Void is a general purpose operating system, based on the monolithic Linux kernel. Its package system allows you to quickly install, update and remove software; software is provided in binary packages or can be built directly from sources with the help of the XBPS source packages collection.
It is available for a variety of platforms. Software packages can be built natively or cross compiled through the XBPS source packages collection.
Visit the Void build server console for package build status updates.
Void Linux is an independent distribution, developed entirely by volunteers.
Unlike trillions of other existing distros, Void is not a modification of an existing distribution. Void's package manager and build system have been written from scratch.
Void focuses on stability, rather than on being bleeding-edge. Install once, update routinely and safely.
Thanks to our continuous build system, new software is built into binary packages as soon as the changes are pushed to the void-packages repository.
Void Linux supports both the musl and GNU libc implementations, patching incompatible software when necessary and working with upstream developers to improve the correctness and portability of their projects.
xbps is the native system package manager, written from scratch with a 2-clause BSD license.
XBPS allows you to quickly install/update/remove software in your system and features detection of incompatible shared libraries and dependencies while updating or removing packages (among others). Refer to the Handbook for an overview.
xbps-src is the xbps package builder, written from scratch with a 2-clause BSD license.
This builds the software in containers through the use of Linux namespaces, providing isolation of processes and bind mounts (among others). No root required!
Additionally, xbps-src can build natively or cross compile for the target machine, and supports multiple C libraries (glibc and musl currently).
Today, we were informed that our long time contributor and maintainer Jürgen Buchmüller (pullmoll) has passed away.
With boundless dedication, Jürgen was one of the most prolific contributors to the Void project and sponsored the project financially, too.
He invested lots of his time in keeping GCC up to date and well tested, supplied tons of patches to port packages to new compilers and platforms and also took care of (co-)maintaining many packages, including several non-trivial ones, like OpenJDK and LibreOffice.
He was not only a dedicated and driven developer in the Void Linux project, he also was one of the friendliest and warmest people we had the pleasure to work with. Jürgen will be missed as a steady force and a calm and wise voice in discussions. Most of all, he will be remembered as a friend to all of us.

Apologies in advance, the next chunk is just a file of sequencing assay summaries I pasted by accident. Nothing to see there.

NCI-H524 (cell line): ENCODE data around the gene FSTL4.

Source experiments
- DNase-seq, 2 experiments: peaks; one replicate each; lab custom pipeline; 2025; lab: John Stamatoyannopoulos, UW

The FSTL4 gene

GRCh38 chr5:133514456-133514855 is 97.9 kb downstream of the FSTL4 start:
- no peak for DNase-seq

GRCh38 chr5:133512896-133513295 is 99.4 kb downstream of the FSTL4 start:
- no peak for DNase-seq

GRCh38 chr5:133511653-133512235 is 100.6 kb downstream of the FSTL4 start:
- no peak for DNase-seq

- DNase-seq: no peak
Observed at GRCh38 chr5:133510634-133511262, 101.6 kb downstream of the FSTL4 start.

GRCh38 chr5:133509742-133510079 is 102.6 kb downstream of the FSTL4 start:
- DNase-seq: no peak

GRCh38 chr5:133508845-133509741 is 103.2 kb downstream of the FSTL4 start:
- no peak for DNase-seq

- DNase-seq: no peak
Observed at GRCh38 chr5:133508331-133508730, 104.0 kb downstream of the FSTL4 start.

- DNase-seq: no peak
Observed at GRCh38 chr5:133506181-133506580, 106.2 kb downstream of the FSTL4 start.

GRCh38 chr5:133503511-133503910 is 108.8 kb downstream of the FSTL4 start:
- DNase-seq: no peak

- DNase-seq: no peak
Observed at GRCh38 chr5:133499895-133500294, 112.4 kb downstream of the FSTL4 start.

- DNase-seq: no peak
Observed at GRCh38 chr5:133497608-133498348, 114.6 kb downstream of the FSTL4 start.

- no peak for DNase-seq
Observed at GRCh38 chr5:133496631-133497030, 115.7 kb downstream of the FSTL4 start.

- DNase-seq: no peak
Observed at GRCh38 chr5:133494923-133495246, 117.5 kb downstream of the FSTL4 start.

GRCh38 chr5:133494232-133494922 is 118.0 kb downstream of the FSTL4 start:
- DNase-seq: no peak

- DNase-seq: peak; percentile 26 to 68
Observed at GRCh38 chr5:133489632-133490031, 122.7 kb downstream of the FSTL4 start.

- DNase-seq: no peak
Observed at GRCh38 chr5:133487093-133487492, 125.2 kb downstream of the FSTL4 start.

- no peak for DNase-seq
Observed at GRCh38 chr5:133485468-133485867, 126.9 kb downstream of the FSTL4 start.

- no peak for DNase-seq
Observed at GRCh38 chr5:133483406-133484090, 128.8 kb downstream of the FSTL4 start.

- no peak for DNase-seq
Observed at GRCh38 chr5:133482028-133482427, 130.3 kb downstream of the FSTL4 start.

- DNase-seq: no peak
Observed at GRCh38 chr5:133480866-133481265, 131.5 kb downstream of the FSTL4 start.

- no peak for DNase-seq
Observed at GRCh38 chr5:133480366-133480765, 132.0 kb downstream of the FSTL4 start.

Our thoughts and condolences go out to Jürgen’s family, friends, and loved ones.
Thank you, pullmoll.
– The Void Linux maintainers
The previously announced OpenSSL switch is now underway. Because OpenSSL is a dependency of a large number of packages, the full rebuild process is expected to take several days. Syncing between the builders and public repositories has been suspended to ensure that the package tree remains consistent. Consequently, no new package updates will appear until the switch is complete.
Once updates appear, we recommend that you perform a complete system update to simplify the transition. Partial updates are possible, but you will need to manually trace all OpenSSL dependants installed on your system and update them atomically.
Since 2016, the default bootloader configuration in Void Linux has set
the Linux kernel command-line options
provide some level of kernel hardening. Kernel series 5.3 and later offer
init_on_free (see this kernel
Void’s kernels come with the
init_on_alloc option enabled by default where
linux5.11>=5.11.3). In most cases, you should not disable this option, as it
has a fairly minimal impact on performance (within 1%). The
option is more expensive (around 5% on average) and needs to be enabled by hand
init_on_free=1 on the kernel command line. Similarly,
init_on_alloc can be disabled if needed by passing
As a consequence of these changes, Void’s default kernel command-line now omits
page_poison options. There is a chance that your
existing system still has the old options enabled. They still work in newer
kernels, but have a performance impact more in line with
older hardware this can be quite noticeable. If you are running a kernel series
older than 5.4, you can keep them (or add them) for extra security at the cost
of performance; otherwise, you should remove them.